Biblical Hermeneutics: Five Views by Stanley E. Porter and Beth M. Stovell

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Hermeneutical approaches have greatly expanded in recent years even within conservative Christianity. Proponents of various methods often share much common ground and therefore come to many of the same conclusions, and yet important differences often arise. In this volume the editors selected five prominent hermeneutical views and assigned a scholar to describe and defend each approach and then apply their methodology to an interpretation of Matthew 2:12-16 and its use of Hosea 11:1. A response section follows in which each scholar critiques the other four views.

Craig Blomberg champions what is normally called the historical-grammatical hermeneutic which seeks to discover the original meaning of the biblical text as intended by the author, and then make application to the current readership. While Blomberg claims to appreciate the other approaches he rightly sees his as foundational to all others (p. 28). Rather strangely, he adds the word “critical” to his methodology, terming it the “historical-critical/grammatical” view. He does so because he sees the importance of form, source and redaction criticism of the text (pp. 34-37). However historical-critical has traditionally been identified with liberal hermeneutics and higher criticism. Richard Gaffin, in his response to Blomberg, takes him to task for the use of this hyphenated word and believes it should be banned (pp. 178-182). I would agree.

The literary/postmodern approach is given by F. Scott Spencer. Much of what he offers is highly complicated and virtually incomprehensible, but when all the dust has settled he indicates that interpretation is determined more by the reader than by the original author, and in fact different readers will find different meanings (p. 67). Literary/post-modern hermeneutics is comfortable with multiple meanings.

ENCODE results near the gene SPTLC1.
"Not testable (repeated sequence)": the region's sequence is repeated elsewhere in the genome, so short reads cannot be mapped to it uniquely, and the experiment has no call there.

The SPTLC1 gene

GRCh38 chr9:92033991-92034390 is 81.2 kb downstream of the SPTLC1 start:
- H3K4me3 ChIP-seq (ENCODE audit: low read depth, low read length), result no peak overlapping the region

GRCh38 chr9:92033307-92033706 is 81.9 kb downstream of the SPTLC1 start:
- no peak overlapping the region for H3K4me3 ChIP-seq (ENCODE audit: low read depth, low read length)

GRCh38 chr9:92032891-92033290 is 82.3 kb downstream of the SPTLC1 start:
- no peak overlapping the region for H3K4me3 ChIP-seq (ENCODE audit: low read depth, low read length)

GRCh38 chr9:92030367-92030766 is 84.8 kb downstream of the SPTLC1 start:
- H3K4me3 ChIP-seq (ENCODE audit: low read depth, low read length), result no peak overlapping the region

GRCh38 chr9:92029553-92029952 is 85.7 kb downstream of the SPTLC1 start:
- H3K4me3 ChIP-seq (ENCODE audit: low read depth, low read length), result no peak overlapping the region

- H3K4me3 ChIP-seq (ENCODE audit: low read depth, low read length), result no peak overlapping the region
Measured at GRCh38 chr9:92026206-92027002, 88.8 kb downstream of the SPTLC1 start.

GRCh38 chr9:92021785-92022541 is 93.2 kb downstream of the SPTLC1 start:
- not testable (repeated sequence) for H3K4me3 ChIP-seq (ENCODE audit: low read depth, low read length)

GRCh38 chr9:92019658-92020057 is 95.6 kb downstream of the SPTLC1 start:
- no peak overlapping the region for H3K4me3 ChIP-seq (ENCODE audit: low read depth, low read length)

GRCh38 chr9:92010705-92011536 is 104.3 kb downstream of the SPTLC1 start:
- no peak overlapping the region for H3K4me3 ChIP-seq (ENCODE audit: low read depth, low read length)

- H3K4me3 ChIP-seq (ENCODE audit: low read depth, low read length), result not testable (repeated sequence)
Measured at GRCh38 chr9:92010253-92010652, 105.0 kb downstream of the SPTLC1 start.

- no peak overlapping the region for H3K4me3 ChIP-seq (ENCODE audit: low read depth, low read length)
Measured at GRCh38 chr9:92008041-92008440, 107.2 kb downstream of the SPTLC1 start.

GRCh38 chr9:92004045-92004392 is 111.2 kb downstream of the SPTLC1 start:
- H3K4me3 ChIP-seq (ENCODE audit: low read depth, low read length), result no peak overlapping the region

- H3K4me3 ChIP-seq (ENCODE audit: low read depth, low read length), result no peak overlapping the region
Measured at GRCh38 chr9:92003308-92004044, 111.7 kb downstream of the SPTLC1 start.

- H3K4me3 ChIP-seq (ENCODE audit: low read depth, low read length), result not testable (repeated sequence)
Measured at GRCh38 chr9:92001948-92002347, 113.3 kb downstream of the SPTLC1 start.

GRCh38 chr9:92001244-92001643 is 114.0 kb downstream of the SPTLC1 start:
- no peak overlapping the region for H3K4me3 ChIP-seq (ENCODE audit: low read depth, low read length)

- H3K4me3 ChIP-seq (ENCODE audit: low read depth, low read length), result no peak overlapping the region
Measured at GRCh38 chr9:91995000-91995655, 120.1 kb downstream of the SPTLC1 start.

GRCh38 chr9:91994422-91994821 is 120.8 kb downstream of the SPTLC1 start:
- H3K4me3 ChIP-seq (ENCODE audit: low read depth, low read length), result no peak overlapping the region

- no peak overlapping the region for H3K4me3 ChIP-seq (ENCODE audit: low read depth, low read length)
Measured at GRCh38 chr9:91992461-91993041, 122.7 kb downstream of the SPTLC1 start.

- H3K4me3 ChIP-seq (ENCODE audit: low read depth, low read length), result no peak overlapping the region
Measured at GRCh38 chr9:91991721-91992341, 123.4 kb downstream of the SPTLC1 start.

The philosophical/theological view, explained by Merold Westphal, is somewhat similar to the last view. It finds its grounding in Friedrich Schleiermacher and the dominance of presuppositional thought (pp. 70-73). That is, what we see is based on our perspective, a concept taught by both Nietzsche and Kierkegaard (pp. 74-77). This results in a double hermeneutic in which the texts remain open to different meanings in different contexts (pp. 79-83, 138, 184).

With redemptive-historical hermeneutics, defended by Richard Gaffin Jr, we are taken from the postmodern emphasis of the former two approaches and turned to the Reformed, covenantal tradition, of the author (pp. 89-93). In this understanding Christ is “either explicitly or implicitly, its [scriptures] ubiquitous focus throughout” (p. 92), and the Old Testament is interpreted in light of the New Testament (p. 101). Gaffin is saying that in one way or another all of Scripture references Christ. Blomberg correctly critiques Gaffin’s essay by pointing out that while Luke 24:44 confirms that everything in the Old Testament that speaks of Christ has been fulfilled, not everything written in the First Testament is about Jesus (p. 142).

The canonical hermeneutic is represented by Robert Wall and looks to the canonical process for proper interpretation of Scripture. It is framed by three important practices: exegesis is constrained by the so-called “rule of faith; the “effects” of Scripture when “received” is an important witness to its full meaning; and the spiritual authority of the interpreter who is seeking new meaning yet within the guardrails of the historical church (pp. 115-117). In Spencer’s critique of this approach he warns that the rule of faith can restrict interpretation in a negative way (pp. 152-153). Gaffin is also rightly concerned that the rule of faith can become “a canon above the canon” and thus will have ultimate authority over Scripture (p 183).

Biblical Hermeneutics is a good introduction to these five approaches to Scriptural interpretation, however it is overly complicated, difficult to read and at times obscure. Even after reading the defenders of the views and the critiques by their distractors, I am still not certain I have a firm handle on the various views.

At times it seemed like the authors go out of their way to explain their views in ways that actually resists clarity.

Biblical Hermeneutics, Five Views Edited by Stanley E. Porter and Beth M. Stovell (Downers Grove: IVP Academic, 2012), 224 pp., Paper $24.00

Reviewed by Gary E. Gilley, Pastor-teacher Southern View Chapel.

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